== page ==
PODCAST: “Fake news is a psychological problem rather than a technological one”
I recently had the pleasure of interviewing Tom Van de Weghe, VRT News Journalist & Visiting Research Fellow at Stanford University, about Artificial Intelligence and deep fakes for our “nexxworks Innovation Talks podcast”. We talked about many things (like the disappearance of certain jobs, the use of consumer data and innovation at the VRT among other things), but I wanted to share some of the highlights of our conversation here, on our nexxworks blog, too.
The red thread running through our conversation was trust, rather than technology. As Tom put it: “fake news is much more a psychological problem than it is a technological problem”.
Listen to the entire podcast conversation here:
"Distrust should become the basis of the way we look at online content, because everything could be fake."
Distrust has become the basis
Tom was one of the first Belgians in 3 decades to be a Visiting Research Fellow at Stanford University. Because it seemed to him that a lot of people were minimizing the issue, he decided to use his time and research there to raise awareness about deep fakes and find ways to fight them. “Even the academic staff at Stanford university accused me of being a typical journalist fear monger in that aspect at the beginning. And they were not alone. A lot of people tell me that this is not a new problem, that we have been able to create fake visuals for a long time now, with for instance photoshop. And that’s completely true, but the way I see it, two major changes have happened since then. Obviously, the technology has become a lot more sophisticated, powerful and harder to detect. So basically, distrust should become the basis of the way we look at online content, because everything could be fake. And another aspect of that ubiquity, is that tools have become so easy to purchase and simple – like the wildly popular Chinese app Zao – that basically anyone has access to this type of technology. Which means that anyone could be a victim, not just movie stars or politicians.”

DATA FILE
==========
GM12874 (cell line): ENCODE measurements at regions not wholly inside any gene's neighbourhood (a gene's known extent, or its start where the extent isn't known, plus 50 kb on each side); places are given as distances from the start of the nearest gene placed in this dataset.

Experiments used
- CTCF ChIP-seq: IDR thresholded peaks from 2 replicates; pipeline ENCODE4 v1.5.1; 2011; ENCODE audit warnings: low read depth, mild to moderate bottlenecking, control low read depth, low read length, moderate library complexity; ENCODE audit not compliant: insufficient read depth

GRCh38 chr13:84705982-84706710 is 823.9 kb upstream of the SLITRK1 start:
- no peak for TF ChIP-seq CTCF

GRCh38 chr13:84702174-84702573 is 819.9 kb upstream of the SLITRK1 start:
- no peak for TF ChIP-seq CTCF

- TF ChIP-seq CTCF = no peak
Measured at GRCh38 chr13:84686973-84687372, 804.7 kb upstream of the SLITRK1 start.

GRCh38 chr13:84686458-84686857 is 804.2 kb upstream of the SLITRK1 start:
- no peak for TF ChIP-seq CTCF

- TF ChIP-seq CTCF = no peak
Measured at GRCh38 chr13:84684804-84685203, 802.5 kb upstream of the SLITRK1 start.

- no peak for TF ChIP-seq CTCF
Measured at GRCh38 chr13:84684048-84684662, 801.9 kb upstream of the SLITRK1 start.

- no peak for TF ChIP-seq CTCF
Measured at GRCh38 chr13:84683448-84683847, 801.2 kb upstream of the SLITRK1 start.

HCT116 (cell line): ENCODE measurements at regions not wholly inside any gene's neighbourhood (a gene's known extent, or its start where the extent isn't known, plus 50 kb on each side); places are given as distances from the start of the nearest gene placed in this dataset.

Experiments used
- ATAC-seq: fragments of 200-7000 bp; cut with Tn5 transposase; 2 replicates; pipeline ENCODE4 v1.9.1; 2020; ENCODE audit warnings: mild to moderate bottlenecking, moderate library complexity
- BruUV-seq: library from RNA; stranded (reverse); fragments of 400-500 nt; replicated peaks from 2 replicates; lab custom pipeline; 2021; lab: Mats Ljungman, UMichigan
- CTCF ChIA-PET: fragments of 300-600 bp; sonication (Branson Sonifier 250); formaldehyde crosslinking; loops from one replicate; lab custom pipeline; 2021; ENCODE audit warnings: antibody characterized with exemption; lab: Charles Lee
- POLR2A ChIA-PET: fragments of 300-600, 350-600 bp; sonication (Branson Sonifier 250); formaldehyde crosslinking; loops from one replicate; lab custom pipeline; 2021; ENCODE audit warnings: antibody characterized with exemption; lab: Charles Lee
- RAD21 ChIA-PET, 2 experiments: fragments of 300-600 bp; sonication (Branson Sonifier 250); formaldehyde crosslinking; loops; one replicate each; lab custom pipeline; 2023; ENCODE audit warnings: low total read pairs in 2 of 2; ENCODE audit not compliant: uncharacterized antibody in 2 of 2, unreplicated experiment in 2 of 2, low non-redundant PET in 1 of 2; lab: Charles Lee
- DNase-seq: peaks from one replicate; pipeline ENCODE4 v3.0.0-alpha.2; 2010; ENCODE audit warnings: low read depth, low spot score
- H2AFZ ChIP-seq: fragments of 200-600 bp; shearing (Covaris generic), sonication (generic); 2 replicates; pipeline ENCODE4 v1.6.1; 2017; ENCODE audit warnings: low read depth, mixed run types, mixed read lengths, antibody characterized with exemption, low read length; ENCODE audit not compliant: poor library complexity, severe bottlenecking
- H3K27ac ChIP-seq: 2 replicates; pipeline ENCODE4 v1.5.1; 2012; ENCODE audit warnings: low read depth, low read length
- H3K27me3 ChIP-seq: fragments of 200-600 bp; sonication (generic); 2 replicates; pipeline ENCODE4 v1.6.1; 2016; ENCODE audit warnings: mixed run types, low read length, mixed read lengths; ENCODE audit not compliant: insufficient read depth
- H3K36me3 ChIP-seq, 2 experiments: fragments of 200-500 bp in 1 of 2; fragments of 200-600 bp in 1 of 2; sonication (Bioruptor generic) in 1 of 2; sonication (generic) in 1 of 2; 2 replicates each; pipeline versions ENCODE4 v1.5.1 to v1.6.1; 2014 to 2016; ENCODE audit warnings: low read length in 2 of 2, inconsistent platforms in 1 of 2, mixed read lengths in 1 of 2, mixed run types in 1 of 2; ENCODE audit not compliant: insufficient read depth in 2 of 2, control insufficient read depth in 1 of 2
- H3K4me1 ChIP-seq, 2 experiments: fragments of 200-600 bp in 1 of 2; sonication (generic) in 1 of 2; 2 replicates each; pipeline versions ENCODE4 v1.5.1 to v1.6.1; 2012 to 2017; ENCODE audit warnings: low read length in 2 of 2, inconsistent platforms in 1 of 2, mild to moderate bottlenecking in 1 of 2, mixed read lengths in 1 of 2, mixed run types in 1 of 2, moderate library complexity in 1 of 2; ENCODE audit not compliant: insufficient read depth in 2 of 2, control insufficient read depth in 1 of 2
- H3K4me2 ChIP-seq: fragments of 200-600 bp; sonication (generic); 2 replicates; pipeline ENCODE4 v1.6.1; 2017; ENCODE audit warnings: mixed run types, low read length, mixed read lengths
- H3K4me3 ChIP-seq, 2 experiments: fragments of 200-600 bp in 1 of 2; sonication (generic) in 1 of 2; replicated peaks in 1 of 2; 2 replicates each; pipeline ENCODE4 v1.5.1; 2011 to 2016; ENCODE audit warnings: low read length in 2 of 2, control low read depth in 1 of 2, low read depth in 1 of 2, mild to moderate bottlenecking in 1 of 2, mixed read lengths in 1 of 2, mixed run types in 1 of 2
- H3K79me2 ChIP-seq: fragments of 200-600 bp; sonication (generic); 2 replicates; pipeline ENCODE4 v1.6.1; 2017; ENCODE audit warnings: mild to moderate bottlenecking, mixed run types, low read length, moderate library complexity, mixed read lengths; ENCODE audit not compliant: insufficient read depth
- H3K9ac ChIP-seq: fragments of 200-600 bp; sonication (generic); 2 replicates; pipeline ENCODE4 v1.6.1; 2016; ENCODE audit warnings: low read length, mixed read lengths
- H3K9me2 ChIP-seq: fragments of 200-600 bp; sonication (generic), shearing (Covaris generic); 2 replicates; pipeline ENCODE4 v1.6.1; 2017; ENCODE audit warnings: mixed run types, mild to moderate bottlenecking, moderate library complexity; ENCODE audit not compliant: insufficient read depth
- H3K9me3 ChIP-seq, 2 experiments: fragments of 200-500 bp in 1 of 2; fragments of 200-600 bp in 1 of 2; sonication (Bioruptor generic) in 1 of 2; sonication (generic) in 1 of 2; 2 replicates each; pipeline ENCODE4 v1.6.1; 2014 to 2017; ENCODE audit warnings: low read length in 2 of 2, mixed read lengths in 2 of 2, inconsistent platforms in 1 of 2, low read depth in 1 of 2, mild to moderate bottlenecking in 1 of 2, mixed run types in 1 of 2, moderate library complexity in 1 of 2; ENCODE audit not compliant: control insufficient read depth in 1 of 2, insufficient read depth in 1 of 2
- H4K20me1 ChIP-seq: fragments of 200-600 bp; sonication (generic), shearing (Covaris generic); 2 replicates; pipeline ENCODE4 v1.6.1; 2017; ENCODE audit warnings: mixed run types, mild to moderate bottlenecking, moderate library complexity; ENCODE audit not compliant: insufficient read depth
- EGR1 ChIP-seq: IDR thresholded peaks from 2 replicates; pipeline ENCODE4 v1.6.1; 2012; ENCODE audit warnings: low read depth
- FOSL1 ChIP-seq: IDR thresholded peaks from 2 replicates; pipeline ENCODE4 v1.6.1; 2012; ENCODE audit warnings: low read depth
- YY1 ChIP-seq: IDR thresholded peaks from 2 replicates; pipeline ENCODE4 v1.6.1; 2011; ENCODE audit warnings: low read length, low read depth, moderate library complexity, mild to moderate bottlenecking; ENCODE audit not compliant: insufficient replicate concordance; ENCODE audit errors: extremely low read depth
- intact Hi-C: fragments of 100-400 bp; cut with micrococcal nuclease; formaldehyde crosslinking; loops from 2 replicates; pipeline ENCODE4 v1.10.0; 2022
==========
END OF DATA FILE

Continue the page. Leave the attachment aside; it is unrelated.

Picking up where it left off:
We then discussed how these deep fakes could be addressed. One way, explained Tom, was to build the trust and verification inside the technology, for instance using blockchain to create a sort of video provenance tool in which every segment of a video is assigned a sort of smart contract. So, each time you distrust a certain clip, you could always look under the hood to see where the separate pieces came from. Another would be to use cryptography to create a digital watermark signature. Tom also talked about Sherlock AI, the automatic deep fake detection tool from some of his fellow Stanford students that looks for anomalies in a video by using the same deep learning techniques that have been used to create the deep fakes in the first place.
“It’s not because people can look up the origin of a clip, that they will do so”
Humans are the weakest link
But as technology is not the root problem of the fake news phenomenon, it’s quite logical that technology alone will not be the solution. “It’s not because people can look up the origin of a clip, that they will do so”, Tom explained. “Humans are the weakest link here and that’s because of confirmation bias, which is the tendency to favour information that affirms our beliefs. If a clip confirms what we thought about person X, we’ll not be inclined to question it, let alone investigate it, even if we have the tools to do so at hand.” He agreed that for instance teaching critical thinking in schools could be a big help. In fact, he believes that teaching them about AI in general - the good and bad part - is crucial. It’s one of the reasons that the VRT has developed an AI education box for distribution in high schools, in which students can for instance play with neural networks and facial recognition.